Crested Duck (Lophonetta specularioiodes) is native to South America, and are among the mountain species targeted in Peru. There are 2 recognized subspecies: the Andean Crested Duck and the Patagonian Crested Duck. This is not to be confused with the domestic species of Crested Duck, which is all white and has a large cluster of plumage on their crown that represents a powdered wig. The wild species of Crested Duck is a medium sized dabbling duck found at higher elevations within the Andes Mountains.
Male and female Crested Ducks display similar plumage. Males can be distinguished by their more prominent colors. Crested Duck juveniles are also similar but do not display the same crests and have light brown face plumage. One bold characteristic is seen in flight with their spectacular white speculum with a thin line of black plumage surrounding it. They also have bright red irises that are surrounded by dark brown plumage. Their crest is long and mostly on the back of their head and are an extremely light brown. Bills are jet black. Body plumage is stunning in a simple way, with subtle dappling that is creamy white.
There is little social interaction between individuals who are not mated pairs. Crested Ducks are a monogamous species that are found breeding year-round and only form flocks when there is high forage resource availability. Funnily enough, this species is very cooperative when living near other species of birds, and prefer to not be around members of their own species. Pairs choose to nest on the ground near water in areas that provide dense grass and/or ferns to camouflage their cream-colored eggs. While able to breed year-round, pairs typically have two to three broods per year, which range from five to eight eggs. Females are the only parent involved in the incubation process.
While Crested Duck diet is variable based on where they are found, they have been documented consuming zooplankton, clams, other marine amphipods, and kelp. They are found in a variety of habitats that include lakes, marshes, and grassy areas that range from shallow bays to higher elevation wetlands.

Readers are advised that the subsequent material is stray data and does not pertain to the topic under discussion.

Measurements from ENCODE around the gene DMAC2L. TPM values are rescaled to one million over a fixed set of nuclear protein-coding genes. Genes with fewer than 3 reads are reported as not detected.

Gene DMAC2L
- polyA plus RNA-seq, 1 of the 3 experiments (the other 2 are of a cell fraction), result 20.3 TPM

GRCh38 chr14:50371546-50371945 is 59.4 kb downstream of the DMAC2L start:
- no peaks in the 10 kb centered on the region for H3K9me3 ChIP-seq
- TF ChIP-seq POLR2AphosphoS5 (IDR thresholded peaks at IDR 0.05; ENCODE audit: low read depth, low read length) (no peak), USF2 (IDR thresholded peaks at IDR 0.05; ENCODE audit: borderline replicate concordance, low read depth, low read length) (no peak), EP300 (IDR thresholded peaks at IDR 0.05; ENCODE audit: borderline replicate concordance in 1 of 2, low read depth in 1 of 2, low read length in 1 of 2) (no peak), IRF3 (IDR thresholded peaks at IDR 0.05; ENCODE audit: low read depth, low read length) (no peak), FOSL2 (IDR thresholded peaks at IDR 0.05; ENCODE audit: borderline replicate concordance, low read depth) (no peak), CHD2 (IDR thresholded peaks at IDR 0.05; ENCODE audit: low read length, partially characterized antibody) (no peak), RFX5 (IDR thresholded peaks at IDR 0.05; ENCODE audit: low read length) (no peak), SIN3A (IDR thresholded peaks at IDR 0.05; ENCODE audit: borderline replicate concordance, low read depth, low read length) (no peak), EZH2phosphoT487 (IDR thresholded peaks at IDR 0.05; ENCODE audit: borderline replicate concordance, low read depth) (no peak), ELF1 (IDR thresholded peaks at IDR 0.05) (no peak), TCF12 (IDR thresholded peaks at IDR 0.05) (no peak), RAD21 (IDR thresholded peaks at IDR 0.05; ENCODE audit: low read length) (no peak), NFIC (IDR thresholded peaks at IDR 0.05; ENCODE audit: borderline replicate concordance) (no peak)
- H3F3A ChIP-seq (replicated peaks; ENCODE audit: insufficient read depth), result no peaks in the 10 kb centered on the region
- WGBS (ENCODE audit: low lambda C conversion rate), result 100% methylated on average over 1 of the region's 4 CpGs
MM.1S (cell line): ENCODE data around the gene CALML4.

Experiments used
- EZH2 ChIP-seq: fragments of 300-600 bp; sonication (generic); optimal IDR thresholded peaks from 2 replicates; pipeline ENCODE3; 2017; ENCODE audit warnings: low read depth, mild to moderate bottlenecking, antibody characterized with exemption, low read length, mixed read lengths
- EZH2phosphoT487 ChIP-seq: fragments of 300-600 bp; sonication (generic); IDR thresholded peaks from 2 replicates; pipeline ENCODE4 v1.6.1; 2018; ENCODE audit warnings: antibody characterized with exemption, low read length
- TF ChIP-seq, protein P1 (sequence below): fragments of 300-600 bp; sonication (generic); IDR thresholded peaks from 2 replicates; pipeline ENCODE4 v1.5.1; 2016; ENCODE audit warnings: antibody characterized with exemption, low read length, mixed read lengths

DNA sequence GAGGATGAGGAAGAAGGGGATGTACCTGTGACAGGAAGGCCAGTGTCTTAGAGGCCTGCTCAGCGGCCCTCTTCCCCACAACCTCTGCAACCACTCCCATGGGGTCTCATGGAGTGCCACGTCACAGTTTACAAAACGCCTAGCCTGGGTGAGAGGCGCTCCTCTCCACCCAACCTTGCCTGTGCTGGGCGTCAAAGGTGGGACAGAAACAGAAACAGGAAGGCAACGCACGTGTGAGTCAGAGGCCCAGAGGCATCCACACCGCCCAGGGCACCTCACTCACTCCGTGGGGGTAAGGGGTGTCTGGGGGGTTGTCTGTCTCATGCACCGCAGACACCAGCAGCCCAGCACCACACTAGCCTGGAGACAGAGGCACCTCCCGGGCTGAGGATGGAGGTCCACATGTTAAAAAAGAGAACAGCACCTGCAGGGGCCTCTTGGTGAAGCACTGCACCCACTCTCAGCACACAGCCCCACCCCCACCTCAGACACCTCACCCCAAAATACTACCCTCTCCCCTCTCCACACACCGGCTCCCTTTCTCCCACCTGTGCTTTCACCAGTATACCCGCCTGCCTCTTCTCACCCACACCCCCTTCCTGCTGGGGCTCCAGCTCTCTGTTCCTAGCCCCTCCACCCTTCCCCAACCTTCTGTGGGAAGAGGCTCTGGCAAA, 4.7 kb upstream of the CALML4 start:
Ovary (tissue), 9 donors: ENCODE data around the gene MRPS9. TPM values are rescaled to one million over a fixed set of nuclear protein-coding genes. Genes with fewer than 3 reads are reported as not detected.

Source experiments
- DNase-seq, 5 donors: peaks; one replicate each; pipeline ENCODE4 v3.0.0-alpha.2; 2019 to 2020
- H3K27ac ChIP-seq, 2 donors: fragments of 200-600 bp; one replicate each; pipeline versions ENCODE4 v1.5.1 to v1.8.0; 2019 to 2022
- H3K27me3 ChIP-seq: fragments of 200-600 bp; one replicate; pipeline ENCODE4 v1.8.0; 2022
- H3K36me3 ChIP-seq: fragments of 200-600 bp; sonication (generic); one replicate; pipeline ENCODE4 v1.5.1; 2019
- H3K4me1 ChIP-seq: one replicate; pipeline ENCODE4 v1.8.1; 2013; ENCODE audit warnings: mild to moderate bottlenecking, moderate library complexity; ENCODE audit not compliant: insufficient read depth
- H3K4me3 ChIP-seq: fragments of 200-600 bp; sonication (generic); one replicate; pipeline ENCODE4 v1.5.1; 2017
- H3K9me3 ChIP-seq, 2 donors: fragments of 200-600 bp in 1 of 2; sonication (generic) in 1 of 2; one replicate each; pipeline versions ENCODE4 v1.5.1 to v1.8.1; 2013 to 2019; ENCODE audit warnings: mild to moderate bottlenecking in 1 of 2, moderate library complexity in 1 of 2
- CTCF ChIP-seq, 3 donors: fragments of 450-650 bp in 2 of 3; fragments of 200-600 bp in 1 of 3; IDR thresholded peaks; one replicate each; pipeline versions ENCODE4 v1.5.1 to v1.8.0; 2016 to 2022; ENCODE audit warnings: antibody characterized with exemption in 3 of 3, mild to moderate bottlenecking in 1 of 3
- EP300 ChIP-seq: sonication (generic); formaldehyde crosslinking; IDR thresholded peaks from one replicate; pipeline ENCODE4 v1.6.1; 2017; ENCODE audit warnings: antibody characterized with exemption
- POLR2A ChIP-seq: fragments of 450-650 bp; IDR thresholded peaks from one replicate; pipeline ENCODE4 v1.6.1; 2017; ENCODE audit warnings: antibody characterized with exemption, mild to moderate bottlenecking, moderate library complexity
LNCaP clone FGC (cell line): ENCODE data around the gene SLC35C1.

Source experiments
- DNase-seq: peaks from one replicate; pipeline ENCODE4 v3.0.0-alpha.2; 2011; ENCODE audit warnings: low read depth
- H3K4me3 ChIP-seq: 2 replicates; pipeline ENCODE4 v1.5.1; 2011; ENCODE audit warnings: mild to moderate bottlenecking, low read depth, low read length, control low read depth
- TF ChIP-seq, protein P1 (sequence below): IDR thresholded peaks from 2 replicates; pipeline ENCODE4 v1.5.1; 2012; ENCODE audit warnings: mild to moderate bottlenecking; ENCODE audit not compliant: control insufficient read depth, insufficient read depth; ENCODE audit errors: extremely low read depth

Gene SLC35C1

Peru duck hunting trip for greatest concentration of Cinnamon Teal in the world
CRESTED DUCK. Still well above 10,000 feet in the Andes Mountains of Peru, my ears had nonetheless popped as began the long, bumpy descent, still looking for that last of 4 mountain species. My favorite one, too. Everyone asks about torrent duck, a merganser-like species that plies their trade in cascading mountain streams, competing with trout to eek a living and protected for some strange reason having nothing to do with science for nearly a decade. I don’t get their allure. Crested Ducks dabble for invertebrates in shallow, mucky water bodies scattered among the high altiplano. Named for the drake’s subtle, green-winged teal-like crest, their butterscotch colored breast is flecked, flanks and back marbled like creamed coffee, streaming pintail-like retrices, black-and-white secondaries lapped with shimmering bronze secondary coverts, popping in flight. He was sleeping on a pond edge behind a small mountain home. Walking across 60 meters open ground, past a pair of Andean geese, smiling as I closed to within 35 yards. He awakened, raised his head, but it was too late. Post-kill celebratory coffee and pastries with a mountain family that raise alpacas and sheep for wool, them probably wondering why someone would travel so far for a bird, me wondering why I’d waited so long to return to Peru.